An exhibit at the Jewish Museum poses a metaphysical question about the clothes we wear: “Clothing is intended to cover our bodies, but it also uncovers. To what extent is our choice of dress freely made, and how do our surroundings affect our decisions?” Titled Veiled Meanings: Fashioning Jewish Dress, the show presents a collection of Jewish attire from around the world and across time in an effort to depict the diversity of the Jewish community, but also in the service of deeper philosophizing.
The exhibition was organized by the Israel Museum in Jerusalem, who lays claim to the largest collection of Jewish dress in the world. This includes a chader (a woman’s wrap) from mid-20th century Afghanistan; a cloak worn by Jews in the small but influential Iraqi-Jewish community around the 1920s and ’30s; and a silk Sabbath coat worn by a Hasidic rabbi in the 21st century. Other piece come from as far back as the eighteenth century.
The collection is striking, firstly, for revealing the far-flung Jewish communities around the world. (Writer’s note: I’m personally Jewish, and did not know there were Jews in Uzbekistan, India, and Greece.) And the clothes on their own are beautiful works of craftsmanship. Delicately brocaded and ribboned, flaring sleeves, gilded embroidery: they’re proof that fashion need not be couture to be considered high art.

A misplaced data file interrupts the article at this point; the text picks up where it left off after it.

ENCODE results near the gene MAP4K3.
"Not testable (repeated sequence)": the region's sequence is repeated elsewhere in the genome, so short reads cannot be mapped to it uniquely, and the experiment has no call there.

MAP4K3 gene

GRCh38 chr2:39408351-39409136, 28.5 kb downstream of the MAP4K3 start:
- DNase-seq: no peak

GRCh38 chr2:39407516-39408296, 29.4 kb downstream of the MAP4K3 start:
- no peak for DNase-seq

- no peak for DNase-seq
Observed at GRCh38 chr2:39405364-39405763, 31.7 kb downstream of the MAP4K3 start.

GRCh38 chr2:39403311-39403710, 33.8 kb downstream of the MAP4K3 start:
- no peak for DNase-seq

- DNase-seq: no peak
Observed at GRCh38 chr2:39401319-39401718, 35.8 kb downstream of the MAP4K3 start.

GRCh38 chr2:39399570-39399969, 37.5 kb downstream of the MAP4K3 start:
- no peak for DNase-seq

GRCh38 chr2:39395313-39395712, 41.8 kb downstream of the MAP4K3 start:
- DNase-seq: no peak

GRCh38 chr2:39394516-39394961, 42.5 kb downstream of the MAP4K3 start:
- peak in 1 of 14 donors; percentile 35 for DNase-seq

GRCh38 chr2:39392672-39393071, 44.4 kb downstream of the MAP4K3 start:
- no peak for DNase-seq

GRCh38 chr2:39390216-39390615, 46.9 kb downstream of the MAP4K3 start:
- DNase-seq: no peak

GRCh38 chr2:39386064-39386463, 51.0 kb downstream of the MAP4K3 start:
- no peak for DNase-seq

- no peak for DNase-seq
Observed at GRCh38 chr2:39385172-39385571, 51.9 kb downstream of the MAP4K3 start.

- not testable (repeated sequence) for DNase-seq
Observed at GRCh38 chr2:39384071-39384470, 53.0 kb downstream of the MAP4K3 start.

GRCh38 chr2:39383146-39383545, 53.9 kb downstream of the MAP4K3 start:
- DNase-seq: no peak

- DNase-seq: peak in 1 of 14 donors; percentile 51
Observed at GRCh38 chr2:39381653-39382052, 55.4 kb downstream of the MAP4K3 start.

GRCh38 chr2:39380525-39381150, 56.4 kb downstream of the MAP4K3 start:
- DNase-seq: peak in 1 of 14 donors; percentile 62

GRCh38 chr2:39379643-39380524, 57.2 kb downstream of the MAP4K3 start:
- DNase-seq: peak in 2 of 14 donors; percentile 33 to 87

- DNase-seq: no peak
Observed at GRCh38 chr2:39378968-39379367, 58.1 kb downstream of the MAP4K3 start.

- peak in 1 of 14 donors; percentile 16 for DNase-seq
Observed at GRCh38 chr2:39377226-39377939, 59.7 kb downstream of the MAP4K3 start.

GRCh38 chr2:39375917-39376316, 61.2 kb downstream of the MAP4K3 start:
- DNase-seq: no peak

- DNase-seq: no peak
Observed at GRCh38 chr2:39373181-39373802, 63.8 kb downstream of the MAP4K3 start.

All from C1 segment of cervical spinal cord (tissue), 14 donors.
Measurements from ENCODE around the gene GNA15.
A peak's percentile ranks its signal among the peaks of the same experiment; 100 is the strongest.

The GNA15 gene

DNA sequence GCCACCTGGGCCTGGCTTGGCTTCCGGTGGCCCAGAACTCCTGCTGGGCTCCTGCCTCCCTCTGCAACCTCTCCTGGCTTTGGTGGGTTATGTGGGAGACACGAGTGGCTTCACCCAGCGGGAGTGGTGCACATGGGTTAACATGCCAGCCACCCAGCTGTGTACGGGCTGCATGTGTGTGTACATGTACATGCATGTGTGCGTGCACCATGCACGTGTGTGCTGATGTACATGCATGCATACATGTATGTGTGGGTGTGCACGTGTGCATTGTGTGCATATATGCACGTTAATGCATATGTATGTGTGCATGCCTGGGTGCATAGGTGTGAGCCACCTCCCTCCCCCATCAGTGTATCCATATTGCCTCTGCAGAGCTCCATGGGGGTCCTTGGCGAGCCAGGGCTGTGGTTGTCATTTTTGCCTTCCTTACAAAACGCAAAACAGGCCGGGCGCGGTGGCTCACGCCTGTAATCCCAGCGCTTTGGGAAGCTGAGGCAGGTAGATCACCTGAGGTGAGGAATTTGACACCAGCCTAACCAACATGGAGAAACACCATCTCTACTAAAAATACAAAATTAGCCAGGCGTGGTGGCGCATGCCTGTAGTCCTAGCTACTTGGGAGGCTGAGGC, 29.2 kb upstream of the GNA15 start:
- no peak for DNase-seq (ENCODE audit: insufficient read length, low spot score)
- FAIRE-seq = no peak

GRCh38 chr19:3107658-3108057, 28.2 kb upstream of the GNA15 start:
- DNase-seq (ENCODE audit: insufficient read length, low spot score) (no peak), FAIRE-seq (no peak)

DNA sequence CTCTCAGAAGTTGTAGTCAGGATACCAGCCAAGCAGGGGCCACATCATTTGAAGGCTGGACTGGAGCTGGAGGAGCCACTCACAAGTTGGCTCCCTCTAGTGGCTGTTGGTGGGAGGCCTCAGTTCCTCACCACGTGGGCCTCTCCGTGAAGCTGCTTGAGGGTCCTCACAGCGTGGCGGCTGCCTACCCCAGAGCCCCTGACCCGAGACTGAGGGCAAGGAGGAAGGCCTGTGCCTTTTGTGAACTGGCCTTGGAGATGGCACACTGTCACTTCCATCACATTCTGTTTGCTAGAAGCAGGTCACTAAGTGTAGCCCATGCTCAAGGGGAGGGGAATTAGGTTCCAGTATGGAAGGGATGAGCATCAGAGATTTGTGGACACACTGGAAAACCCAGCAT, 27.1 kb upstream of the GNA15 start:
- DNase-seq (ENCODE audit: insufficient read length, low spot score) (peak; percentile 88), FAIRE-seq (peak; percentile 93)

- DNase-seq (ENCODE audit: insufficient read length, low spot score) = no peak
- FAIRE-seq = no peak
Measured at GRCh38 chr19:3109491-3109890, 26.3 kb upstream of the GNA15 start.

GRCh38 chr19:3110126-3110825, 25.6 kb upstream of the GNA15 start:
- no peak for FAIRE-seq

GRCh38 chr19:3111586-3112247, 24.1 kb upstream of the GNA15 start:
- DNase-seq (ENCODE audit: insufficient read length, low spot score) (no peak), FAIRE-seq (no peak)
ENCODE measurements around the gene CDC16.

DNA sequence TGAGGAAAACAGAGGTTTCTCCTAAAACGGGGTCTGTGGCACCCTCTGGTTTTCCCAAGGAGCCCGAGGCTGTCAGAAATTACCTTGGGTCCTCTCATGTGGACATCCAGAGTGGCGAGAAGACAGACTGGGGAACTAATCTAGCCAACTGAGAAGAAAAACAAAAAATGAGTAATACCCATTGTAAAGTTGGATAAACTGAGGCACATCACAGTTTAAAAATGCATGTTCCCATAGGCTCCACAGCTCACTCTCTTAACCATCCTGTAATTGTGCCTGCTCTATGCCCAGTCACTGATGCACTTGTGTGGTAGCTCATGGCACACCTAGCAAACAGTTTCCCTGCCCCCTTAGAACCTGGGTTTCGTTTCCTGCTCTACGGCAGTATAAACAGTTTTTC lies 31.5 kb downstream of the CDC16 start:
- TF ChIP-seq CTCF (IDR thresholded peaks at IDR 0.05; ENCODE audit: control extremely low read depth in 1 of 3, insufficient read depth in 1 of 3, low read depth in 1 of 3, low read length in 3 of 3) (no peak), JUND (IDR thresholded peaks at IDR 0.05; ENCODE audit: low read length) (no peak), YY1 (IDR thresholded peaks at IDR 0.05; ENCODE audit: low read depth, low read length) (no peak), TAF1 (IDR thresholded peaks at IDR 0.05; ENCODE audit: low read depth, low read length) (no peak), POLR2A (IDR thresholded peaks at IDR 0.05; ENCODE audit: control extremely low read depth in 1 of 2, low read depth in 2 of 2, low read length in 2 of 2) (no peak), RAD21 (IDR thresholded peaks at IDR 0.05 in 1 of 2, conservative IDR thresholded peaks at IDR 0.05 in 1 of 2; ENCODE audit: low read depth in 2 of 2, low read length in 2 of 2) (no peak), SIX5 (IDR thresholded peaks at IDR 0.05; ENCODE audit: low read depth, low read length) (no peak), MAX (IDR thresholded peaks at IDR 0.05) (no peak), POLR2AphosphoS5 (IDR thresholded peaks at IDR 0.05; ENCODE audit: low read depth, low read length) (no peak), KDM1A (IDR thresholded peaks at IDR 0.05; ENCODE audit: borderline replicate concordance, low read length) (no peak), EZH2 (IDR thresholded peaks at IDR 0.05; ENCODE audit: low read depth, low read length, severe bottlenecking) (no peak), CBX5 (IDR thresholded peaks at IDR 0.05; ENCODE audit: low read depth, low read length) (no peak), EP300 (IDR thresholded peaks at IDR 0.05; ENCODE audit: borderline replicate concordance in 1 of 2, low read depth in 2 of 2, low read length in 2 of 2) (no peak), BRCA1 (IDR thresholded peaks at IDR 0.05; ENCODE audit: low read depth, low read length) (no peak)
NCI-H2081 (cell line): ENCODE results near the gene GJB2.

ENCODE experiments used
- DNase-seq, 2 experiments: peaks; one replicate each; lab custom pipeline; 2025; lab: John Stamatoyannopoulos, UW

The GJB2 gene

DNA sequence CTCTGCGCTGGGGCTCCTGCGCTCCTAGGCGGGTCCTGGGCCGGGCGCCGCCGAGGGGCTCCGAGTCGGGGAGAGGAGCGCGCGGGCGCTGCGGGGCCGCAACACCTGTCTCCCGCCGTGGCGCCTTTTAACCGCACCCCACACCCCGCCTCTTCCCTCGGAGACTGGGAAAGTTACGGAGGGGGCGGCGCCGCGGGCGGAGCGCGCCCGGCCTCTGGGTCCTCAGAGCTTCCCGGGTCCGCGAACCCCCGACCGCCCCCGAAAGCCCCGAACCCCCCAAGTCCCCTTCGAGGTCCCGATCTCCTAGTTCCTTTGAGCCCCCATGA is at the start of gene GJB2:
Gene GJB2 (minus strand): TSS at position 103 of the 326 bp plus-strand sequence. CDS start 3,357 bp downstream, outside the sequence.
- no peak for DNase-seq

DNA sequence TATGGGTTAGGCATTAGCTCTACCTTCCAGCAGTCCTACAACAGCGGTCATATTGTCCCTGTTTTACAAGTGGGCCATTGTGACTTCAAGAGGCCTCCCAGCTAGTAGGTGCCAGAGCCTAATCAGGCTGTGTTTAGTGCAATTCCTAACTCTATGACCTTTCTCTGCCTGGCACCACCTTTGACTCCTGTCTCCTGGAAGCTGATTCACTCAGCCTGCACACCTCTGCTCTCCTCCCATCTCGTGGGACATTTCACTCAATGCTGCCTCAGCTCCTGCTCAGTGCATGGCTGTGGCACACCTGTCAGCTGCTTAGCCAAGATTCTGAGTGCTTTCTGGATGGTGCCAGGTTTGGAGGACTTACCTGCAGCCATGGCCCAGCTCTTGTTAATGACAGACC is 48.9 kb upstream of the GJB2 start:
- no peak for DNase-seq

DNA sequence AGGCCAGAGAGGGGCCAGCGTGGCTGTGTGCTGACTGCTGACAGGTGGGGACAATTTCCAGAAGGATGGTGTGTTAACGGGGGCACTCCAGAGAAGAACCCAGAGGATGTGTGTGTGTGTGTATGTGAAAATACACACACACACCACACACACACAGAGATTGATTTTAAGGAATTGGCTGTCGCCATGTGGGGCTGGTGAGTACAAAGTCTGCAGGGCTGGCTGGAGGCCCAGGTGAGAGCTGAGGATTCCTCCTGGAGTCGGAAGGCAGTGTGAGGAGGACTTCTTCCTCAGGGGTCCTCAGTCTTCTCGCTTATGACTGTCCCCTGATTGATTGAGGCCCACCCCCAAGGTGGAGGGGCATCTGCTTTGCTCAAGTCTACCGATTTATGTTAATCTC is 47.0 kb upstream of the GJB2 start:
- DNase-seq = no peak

A wide range of colors and motifs reflect the diversity of each community’s host culture, from South Asia to Western Europe to Africa. That these garments all belong to a single religious group is captivating, and causes one to consider the visual cues that draw them together.
Indeed, many of the pieces on display attest to the Jewish identity of their former wearers, little signifiers of Judaism. But other garbs give no hints, and instead are merely identical to what the non-Jews of that country were wearing.
For clothing is not a simple thing, merely determined by time and place: it’s an intricate social morae, driven by a wealth of concerns both personal and political. With Veiled Meanings, there’s some attempt to uncover the meaning behind this most common of facades.
Veiled Meanings: Fashioning Jewish Dress
Through March 18, 2018
The Jewish Museum
5th Ave & E 92nd St, New York, NY 10128